• Warning color: completely useless against Anklebiters, however humans may want the bees around if they find themselves with an Anklebiter infestation. Best case scenario they raise them for honey, worse case they coexist and let the monsters take care of themselves.
  • Venomous sting: a powerful weapon against many things. It may not be effective on Anklebiters but stinging is an option.
  • Pollen gathering: bees are known for collecting pollen into little balls on their hind legs. This is thanks to flying insects being negatively charged due to hitting air particles while flying. The pollen is drawn to the bug by static forces. Alternatively the bees beating wings can disperse the pollen.
  • Eusociality: bees in great numbers are near unstoppable.
  • Potentially possess a lightning spell?: this is a creative choice on my part which I think fits well with their stripes. It also relates to the shocking sensation of their stings. Electric shocks can kill or paralyse their prey. Additionally it can get rid of the pollen due to static forces. This makes them slightly too powerful in great numbers so I suggest limiting them to only firing once a day or dying afterward.

The main weakness of bees I can identity is their lack of a defence for getting caught and immobilised, which prevents them from flying away. This weakness is mitigated with numbers as they can fight back. However, due to vivification, they are likely to go after Anklebiters. Not to feed themselves (which are at their final life stage) but to feed their grubs and potentially queen, which has a lot of eggs to lay. Other insects that eat dandelions include grasshoppers, mites, fireflies and butterflies. Take your pick as they are very similar.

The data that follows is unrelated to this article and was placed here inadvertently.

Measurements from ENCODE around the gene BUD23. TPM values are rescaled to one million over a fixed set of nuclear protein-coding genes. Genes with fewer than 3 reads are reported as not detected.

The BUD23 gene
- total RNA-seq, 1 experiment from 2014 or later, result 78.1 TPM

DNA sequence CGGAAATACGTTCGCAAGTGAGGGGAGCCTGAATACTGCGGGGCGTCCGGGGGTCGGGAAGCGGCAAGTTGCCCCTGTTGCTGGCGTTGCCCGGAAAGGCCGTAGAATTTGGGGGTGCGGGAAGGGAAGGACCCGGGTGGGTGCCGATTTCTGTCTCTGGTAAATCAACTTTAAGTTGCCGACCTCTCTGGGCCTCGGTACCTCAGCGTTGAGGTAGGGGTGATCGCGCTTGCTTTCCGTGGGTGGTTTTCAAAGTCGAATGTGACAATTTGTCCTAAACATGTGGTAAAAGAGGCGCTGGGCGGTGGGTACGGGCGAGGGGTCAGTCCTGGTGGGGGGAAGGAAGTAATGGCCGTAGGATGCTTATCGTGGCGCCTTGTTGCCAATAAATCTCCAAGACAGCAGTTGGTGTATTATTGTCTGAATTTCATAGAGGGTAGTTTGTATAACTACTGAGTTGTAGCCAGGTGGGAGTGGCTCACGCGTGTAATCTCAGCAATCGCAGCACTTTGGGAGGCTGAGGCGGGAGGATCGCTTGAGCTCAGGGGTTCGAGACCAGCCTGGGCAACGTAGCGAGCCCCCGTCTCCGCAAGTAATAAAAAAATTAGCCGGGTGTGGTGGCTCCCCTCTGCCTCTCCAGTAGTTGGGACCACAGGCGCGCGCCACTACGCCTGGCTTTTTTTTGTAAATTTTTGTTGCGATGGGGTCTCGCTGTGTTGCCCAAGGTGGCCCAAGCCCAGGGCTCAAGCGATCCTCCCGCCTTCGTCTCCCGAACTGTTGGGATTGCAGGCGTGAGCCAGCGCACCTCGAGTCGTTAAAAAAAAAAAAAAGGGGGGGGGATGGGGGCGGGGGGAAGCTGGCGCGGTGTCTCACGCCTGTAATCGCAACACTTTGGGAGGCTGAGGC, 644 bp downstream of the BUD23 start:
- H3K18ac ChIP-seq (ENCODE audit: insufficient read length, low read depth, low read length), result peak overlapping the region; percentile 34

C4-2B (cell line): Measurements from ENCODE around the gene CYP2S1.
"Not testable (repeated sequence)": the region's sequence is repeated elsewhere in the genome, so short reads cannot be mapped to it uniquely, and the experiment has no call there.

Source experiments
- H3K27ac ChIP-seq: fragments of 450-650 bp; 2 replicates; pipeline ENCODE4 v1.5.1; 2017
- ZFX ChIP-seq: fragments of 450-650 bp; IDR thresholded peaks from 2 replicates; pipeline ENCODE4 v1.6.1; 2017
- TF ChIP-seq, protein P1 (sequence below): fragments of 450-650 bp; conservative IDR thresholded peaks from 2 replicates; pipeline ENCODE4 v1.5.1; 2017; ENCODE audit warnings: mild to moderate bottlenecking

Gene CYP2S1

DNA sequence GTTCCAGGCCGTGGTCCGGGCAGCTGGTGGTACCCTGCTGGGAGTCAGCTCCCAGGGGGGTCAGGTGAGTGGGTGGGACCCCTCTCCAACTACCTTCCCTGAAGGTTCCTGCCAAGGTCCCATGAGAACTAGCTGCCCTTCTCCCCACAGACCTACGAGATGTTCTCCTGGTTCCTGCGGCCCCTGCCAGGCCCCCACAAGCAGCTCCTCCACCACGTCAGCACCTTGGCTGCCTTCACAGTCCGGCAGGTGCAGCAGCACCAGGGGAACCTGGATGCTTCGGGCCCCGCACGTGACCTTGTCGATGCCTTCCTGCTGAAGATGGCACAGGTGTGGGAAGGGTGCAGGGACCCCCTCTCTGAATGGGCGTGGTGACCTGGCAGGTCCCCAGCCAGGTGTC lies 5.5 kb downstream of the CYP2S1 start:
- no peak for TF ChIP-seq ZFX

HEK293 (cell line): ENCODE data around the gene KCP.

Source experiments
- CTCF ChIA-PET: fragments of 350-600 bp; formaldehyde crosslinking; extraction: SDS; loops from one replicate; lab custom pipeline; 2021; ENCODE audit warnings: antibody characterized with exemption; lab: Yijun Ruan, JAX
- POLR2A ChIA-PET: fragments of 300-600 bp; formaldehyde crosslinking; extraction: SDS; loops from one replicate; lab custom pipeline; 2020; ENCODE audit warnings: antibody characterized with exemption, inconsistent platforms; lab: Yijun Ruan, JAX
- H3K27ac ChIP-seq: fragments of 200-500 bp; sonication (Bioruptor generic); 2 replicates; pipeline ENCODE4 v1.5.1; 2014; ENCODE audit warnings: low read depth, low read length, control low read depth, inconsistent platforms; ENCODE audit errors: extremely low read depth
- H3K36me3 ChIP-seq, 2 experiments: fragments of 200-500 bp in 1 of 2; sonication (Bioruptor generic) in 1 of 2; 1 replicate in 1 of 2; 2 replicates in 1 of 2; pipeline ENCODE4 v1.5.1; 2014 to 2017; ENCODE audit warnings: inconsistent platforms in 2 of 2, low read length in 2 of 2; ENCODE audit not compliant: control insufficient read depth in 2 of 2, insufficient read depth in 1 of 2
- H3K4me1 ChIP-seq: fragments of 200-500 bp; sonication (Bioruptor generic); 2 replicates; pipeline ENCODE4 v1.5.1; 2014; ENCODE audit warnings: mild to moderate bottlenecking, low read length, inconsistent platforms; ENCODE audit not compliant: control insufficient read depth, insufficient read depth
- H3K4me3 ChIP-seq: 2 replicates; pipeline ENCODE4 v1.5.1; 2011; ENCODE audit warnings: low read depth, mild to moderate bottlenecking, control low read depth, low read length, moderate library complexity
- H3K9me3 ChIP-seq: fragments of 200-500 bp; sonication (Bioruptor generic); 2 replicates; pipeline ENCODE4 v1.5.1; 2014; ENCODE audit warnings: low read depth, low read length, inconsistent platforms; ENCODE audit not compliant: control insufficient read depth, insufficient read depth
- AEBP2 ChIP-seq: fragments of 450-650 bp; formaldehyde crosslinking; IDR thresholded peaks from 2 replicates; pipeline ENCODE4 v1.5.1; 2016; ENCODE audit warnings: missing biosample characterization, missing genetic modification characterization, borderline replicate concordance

Bees! Bees are the answer to the Anklebiter problem. Now you have a bee problem instead.

[I've edited so my perfectionism can stay at ease.]

$\endgroup$
3
  • $\begingroup$ I found this thoughtful, creative, intelligent, and indeed useful. While you didn't evaluate everything in the short list given in the OP, you most definitely gave bees a place in the Top 3 List of Wild Anklebiter predators! Great job! $\endgroup$
    – Alendyias
    Nov 16 at 3:49
  • $\begingroup$ @Alendyias I've edited the answer to make it a bit better. Though I still excluded Plops, Chomping eggs and other Anklebiters as you yourself said that they could work. $\endgroup$ Nov 16 at 9:18
  • $\begingroup$ Very nice, thank you! Come to think of it, honeybees might be able to extend their short lifespans through Vivification....perhaps even gaining biological immortality with enough time and Anklebiters.... $\endgroup$
    – Alendyias
    Nov 16 at 15:39

Your Answer

By clicking “Post Your Answer”, you agree to our terms of service, privacy policy and cookie policy

Not the answer you're looking for? Browse other questions tagged or ask your own question.